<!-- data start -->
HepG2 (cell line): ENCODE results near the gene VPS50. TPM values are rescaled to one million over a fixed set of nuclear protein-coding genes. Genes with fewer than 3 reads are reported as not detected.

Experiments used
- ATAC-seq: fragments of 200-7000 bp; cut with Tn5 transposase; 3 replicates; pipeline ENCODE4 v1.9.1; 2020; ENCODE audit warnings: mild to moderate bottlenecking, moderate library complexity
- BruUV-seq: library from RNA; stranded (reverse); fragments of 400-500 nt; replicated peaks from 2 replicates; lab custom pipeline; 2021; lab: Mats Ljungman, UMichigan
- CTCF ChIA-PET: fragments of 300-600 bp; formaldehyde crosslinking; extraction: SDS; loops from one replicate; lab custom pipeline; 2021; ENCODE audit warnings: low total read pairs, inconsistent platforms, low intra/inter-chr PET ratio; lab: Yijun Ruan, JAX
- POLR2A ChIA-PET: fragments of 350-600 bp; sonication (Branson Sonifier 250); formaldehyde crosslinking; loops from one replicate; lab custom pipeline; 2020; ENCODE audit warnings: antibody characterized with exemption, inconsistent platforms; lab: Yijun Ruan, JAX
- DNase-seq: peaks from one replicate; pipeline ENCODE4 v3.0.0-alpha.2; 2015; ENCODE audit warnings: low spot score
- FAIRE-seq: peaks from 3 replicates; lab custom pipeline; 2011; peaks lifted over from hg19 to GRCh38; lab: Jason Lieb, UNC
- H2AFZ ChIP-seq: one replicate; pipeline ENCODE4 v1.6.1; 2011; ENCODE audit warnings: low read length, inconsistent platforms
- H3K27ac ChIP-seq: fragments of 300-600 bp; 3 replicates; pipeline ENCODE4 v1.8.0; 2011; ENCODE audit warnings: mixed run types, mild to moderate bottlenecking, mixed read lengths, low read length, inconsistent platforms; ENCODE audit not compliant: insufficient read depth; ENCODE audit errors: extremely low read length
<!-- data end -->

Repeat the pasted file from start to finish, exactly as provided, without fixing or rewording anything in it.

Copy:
HepG2 (cell line): ENCODE results near the gene VPS50. TPM values are rescaled to one million over a fixed set of nuclear protein-coding genes. Genes with fewer than 3 reads are reported as not detected.

Experiments used
- ATAC-seq: fragments of 200-7000 bp; cut with Tn5 transposase; 3 replicates; pipeline ENCODE4 v1.9.1; 2020; ENCODE audit warnings: mild to moderate bottlenecking, moderate library complexity
- BruUV-seq: library from RNA; stranded (reverse); fragments of 400-500 nt; replicated peaks from 2 replicates; lab custom pipeline; 2021; lab: Mats Ljungman, UMichigan
- CTCF ChIA-PET: fragments of 300-600 bp; formaldehyde crosslinking; extraction: SDS; loops from one replicate; lab custom pipeline; 2021; ENCODE audit warnings: low total read pairs, inconsistent platforms, low intra/inter-chr PET ratio; lab: Yijun Ruan, JAX
- POLR2A ChIA-PET: fragments of 350-600 bp; sonication (Branson Sonifier 250); formaldehyde crosslinking; loops from one replicate; lab custom pipeline; 2020; ENCODE audit warnings: antibody characterized with exemption, inconsistent platforms; lab: Yijun Ruan, JAX
- DNase-seq: peaks from one replicate; pipeline ENCODE4 v3.0.0-alpha.2; 2015; ENCODE audit warnings: low spot score
- FAIRE-seq: peaks from 3 replicates; lab custom pipeline; 2011; peaks lifted over from hg19 to GRCh38; lab: Jason Lieb, UNC
- H2AFZ ChIP-seq: one replicate; pipeline ENCODE4 v1.6.1; 2011; ENCODE audit warnings: low read length, inconsistent platforms
- H3K27ac ChIP-seq: fragments of 300-600 bp; 3 replicates; pipeline ENCODE4 v1.8.0; 2011; ENCODE audit warnings: mixed run types, mild to moderate bottlenecking, mixed read lengths, low read length, inconsistent platforms; ENCODE audit not compliant: insufficient read depth; ENCODE audit errors: extremely low read length